Small near-Earth asteroid 2012 DA14 will pass very close to Earth on February 15. A record close approach for a known object of this size
The Asteroid will pass so close that it will pass inside the ring of geosynchronous weather and communications satellites. The Asteroid is not considered to be at a collision course with Earth. The flyby will provide a unique opportunity for researchers to study a near-Earth object up close. The Bareket observatory in Israel will offer a special Live view of the close approach, using a remote Telescope accessible via the Internet.
NEW - watch the first batch of materials from the live webcast! (more to follow - stay tuned)
Since the data load from the incoming images is so extent, our system limits itself to refreshing about every 30 to 60 seconds. This means the image will appear static, then reset itself automaticaly.
If you watch for a period of perhaps 3 minutes or so, you will notice appreciable movement against the background stars (see an example for this relative motion at our Comet P1 webcast below). The Telescope tracking is set on the Asteroid itself, so it will appear to stay in place – while the background stars will move each time it refreshes.
There can also be unforeseen glitches, (such as viewer overload) so please be patient! You don’t have to click anywhere else – when the broadcast is happening it will be right here...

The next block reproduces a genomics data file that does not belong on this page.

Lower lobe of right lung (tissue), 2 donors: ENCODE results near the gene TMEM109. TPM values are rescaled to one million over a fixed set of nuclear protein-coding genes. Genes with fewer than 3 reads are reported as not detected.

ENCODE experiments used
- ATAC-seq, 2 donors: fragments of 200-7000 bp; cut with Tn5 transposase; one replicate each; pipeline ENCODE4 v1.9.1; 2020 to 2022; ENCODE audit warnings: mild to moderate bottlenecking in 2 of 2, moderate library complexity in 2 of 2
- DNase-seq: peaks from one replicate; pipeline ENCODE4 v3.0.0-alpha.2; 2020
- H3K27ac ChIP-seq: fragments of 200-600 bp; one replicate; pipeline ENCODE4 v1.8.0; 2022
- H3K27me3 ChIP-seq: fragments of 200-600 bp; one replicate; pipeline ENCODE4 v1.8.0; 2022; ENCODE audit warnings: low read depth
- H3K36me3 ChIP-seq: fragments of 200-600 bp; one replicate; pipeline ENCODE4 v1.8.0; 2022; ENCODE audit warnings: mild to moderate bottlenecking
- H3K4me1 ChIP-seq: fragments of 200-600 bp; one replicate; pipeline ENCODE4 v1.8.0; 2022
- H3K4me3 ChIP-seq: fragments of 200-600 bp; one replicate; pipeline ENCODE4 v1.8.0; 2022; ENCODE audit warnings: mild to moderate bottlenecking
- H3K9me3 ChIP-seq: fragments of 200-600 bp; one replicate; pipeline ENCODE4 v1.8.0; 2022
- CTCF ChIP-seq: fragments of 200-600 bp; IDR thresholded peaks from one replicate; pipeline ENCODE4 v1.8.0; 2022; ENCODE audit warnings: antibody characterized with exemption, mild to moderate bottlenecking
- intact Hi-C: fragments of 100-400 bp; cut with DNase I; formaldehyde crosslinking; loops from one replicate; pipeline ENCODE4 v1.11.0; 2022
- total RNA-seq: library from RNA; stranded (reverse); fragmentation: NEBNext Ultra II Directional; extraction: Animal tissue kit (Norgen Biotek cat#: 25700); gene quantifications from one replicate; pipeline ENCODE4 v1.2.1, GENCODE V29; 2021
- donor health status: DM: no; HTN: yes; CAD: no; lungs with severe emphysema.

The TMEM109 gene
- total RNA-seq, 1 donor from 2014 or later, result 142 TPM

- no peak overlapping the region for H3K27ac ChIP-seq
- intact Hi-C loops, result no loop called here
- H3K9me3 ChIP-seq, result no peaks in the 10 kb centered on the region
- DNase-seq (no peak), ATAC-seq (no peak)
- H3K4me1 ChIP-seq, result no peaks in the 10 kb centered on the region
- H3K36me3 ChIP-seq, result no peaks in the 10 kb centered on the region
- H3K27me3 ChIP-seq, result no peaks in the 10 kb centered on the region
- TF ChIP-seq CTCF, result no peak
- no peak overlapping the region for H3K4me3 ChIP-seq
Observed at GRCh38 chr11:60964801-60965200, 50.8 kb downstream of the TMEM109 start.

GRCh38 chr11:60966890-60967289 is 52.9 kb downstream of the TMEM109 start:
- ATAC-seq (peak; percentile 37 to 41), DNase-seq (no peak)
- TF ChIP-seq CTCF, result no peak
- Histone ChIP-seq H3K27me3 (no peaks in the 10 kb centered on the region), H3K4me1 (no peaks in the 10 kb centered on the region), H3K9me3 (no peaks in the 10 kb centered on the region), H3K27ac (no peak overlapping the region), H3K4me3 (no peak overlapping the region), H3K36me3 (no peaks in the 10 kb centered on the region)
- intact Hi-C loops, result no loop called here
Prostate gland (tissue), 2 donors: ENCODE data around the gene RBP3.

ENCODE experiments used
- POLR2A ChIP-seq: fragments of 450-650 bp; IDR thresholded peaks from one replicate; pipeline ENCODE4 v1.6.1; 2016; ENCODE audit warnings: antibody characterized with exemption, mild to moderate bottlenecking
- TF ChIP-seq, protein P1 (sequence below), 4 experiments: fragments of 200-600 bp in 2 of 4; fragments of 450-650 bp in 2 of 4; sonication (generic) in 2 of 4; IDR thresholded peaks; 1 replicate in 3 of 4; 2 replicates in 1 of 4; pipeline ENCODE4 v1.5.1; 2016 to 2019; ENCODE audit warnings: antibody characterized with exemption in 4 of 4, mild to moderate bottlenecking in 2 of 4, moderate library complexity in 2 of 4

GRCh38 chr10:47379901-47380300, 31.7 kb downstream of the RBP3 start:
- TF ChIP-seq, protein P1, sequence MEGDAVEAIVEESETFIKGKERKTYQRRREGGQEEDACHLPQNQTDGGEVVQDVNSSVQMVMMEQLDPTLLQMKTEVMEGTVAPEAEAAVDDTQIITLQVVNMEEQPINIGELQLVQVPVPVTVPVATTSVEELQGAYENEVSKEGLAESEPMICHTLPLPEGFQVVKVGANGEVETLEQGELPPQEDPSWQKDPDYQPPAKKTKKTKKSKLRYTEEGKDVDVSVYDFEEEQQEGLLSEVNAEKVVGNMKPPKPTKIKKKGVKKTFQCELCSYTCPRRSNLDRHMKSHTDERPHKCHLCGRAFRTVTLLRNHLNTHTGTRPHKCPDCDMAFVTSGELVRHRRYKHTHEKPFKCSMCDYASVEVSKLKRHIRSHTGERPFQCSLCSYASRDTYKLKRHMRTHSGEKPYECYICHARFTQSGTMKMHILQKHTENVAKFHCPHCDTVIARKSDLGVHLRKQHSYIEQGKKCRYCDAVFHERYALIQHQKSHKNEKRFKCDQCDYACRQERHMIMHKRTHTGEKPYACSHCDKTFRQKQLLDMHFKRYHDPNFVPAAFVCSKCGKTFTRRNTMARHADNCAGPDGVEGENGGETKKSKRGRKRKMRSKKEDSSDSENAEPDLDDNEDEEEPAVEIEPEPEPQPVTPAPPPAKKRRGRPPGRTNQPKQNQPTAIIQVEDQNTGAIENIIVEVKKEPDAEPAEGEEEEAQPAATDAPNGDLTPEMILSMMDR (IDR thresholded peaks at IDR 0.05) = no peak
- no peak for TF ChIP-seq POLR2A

Image: Asteroids. Credit - NASA,JPL
1. Watch the after session movie from the Bareket observatory's Live webcast of Comet P1 Garradd with Universe today This was a 6 hour live feed of the comet, opened a window to the universe for teachers, students and the general public. During the event more than 400 long exposure images was captured. The Internet telescope pinpointed the comet's core with extreame accuracy.
The public was encourage to submit their "ask the astronomer" questions, via a dedicated online form, before or during the live event. The event was broadcasted Live at NASA website as well as at the Bareket observatory's web site. There were total of 2 independed webcasts, each one took about 1.5 hours in duration.